Art and Artists: The One Color Explosion that Sold for a Fortune

For some it is just a splash of color, for others, it is an expression of artistry, an emotion, or a momentary happening. Beauty is in the eye of the beholder and here the fame behind the name carries the painting through.



A painting comes alive with the use of colors. Colors evoke emotions and bring out the depth in a painting. Artists play and experiment with colors to grab the eye and make one experience an emotion.

Most artists use different colors to express the myriad of feelings that he or she wants to experience. But can the same be done through one color?

Most Expensive Paintings in the World | 2020

Using one color and layering it deeper or lighter is a popular concept. And for some artists, it has fetched a fortune. Here we bring you some of the most expensive paintings, the ones that may puzzle you but are dear to the ones who made them.

world's most expensive paintings

Pablo Picasso’s blue phase is one such attempt. He focused on painting images that were lonely or sad, and he used the color blue to help express those emotions. Forlorn, sullen, downcast all these emotions are done in various shades of blue.

Ad Reinhardt

Most famous proponent of abstract expressionism, he spent the last ten years of his life dealing in just one color—black.

He painted a series of black square canvases and called them his “ultimate paintings.” He believed that there would be nothing left for anyone to paint beyond the blackness that he had captured.

Though done in one color there are variations and shading that can lead to one’s own interpretation of what the artist meant to convey beyond the ultimacy of it.

Kazimir Malevich

The Black Square was not the inspiration of Reinhardt. Before him, Kazimir Malevich painted a black square in the center of his creation. He wrote, “In the year 1913, trying desperately to free art from the dead weight of the real world, I took refuge in the form of the square.”

His Black Square was described as the “first time someone made a painting that wasn’t of something.” It was also called the “zero point of art” by Malevich himself.

Yves Klein

He claimed the blue of the sky as his own. He signed his name with his fingers while staring at the sky one day.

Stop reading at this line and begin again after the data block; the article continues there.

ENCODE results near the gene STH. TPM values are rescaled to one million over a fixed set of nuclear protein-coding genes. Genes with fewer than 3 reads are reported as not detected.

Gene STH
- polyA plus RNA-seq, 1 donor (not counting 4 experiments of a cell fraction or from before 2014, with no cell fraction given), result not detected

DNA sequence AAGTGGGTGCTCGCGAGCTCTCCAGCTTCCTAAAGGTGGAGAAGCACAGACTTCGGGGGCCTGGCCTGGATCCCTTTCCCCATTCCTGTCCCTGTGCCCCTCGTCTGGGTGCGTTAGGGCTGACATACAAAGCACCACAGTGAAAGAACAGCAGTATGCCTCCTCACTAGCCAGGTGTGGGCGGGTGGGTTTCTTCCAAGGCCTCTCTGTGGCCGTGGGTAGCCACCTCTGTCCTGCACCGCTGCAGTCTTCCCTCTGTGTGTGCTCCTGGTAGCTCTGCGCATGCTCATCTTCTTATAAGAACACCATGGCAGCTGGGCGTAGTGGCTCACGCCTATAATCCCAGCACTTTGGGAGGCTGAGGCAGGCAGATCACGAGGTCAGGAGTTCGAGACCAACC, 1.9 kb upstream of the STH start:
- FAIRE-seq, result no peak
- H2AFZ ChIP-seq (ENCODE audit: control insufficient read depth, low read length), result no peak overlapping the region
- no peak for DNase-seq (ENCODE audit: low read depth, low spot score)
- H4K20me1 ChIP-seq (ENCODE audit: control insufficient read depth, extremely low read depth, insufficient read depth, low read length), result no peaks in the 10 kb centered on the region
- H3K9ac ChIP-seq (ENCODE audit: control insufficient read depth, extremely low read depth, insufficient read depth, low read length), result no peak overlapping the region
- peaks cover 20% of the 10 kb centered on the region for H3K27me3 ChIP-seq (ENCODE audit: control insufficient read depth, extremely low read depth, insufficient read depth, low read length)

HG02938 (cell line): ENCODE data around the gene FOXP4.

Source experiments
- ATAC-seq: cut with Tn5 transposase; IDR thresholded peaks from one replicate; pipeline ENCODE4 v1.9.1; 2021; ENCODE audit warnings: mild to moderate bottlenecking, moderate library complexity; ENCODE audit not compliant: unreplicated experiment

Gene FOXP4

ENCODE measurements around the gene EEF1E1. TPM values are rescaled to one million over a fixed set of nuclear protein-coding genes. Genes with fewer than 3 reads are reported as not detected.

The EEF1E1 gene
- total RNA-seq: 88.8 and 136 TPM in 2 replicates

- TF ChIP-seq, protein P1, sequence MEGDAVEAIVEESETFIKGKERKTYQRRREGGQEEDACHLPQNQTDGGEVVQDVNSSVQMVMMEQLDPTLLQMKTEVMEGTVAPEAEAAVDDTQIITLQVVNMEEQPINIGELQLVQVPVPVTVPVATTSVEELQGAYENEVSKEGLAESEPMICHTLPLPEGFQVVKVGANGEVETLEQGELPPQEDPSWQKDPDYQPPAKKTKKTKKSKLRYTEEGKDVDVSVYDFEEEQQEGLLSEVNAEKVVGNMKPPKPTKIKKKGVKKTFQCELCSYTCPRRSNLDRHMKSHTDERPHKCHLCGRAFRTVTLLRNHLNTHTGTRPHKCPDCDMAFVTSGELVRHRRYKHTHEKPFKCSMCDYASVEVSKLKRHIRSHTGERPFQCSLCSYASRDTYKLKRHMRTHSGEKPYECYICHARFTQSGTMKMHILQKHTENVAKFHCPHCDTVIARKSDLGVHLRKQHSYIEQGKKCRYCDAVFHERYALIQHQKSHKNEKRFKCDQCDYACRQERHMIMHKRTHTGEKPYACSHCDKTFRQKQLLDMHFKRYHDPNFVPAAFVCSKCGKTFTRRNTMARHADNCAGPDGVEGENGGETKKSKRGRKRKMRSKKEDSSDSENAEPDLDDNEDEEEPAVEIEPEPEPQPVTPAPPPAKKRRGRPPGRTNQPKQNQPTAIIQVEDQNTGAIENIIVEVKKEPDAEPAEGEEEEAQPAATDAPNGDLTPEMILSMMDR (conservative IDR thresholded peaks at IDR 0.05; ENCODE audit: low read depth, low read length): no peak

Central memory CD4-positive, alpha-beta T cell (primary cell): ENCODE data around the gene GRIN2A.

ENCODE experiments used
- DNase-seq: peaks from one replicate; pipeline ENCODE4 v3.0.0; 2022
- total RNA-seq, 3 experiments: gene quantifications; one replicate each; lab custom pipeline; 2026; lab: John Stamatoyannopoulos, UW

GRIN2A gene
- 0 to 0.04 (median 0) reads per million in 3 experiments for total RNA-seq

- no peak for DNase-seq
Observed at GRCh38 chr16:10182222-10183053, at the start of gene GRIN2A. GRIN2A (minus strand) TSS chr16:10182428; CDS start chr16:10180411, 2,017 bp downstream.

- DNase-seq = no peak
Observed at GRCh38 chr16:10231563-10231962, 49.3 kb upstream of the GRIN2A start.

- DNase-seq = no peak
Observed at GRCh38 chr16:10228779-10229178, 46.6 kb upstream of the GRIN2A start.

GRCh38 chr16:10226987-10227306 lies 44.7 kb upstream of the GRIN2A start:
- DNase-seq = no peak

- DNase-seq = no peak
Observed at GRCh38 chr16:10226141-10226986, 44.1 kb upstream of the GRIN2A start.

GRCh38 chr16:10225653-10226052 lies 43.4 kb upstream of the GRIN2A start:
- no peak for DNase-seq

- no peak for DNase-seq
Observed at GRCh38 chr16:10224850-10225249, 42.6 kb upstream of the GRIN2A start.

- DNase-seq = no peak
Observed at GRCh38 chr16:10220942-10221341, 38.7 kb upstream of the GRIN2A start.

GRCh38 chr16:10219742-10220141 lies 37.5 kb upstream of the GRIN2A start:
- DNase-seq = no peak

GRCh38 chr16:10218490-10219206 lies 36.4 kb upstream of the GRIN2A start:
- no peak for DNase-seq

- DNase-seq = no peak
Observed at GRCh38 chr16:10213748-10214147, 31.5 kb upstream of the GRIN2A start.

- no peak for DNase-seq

He described the event as such—“That day, as I lay stretched upon the beach of Nice, I began to feel hatred for birds which flew back and forth across my blue sky, cloudless sky, because they tried to bore holes in my greatest and most beautiful work.”

Working with a pigment maker, he created—and trademarked—his own version of ultramarine called “International Klein Blue.”

Shirazeh Houshiary

She is an Iranian partner and a nominee for the prestigious Turner Prize. Her works are displayed in the New York Museum of Modern Art and the Tate Collection.

The painting is again in black called the Veil. It appears to be a simple painted black square, which she calls her self-portrait. The artist wrote Sufi phrases in Arabic on the black painted canvas in graphite. The phrases are difficult to make out and can be seen in a certain light and angle only. Houshiary considers her works as somewhere between a painting and a drawing.

Allan McCollum

His paintings look like proper frames but surprisingly they are plaster casts that have been painted over. His series of Surrogate Paintings, done in 1978-79 were acrylics and enamels on wood and museum board. and placed over a canvas to look like a painting. His paintings are perfectly featureless and his studio was like a production line with assistants to fill in. They are mass-produced yet hand made. Though there is no distinctive artist’s hand that you can see in each. His Surrogate Paintings bridge the gap between art and automation.

Gerhard Richter

His paintings include portraits and abstracts both. His one color effort is the creation of a series of “grey paintings.”

In varying shades of grey, the paintings are either featureless matte or complex geometric patterns. Richter considers “grey” to be the perfect color to represent nothingness. He explained, “It does not trigger off feelings or associations, it is actually neither visible nor invisible.”

This series was created in the 60s and the 70s.

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Anna Domanska
Anna Domanska is an Industry Leaders Magazine author possessing wide-range of knowledge for Business News. She is an avid reader and writer of Business and CEO Magazines and a rigorous follower of Business Leaders.

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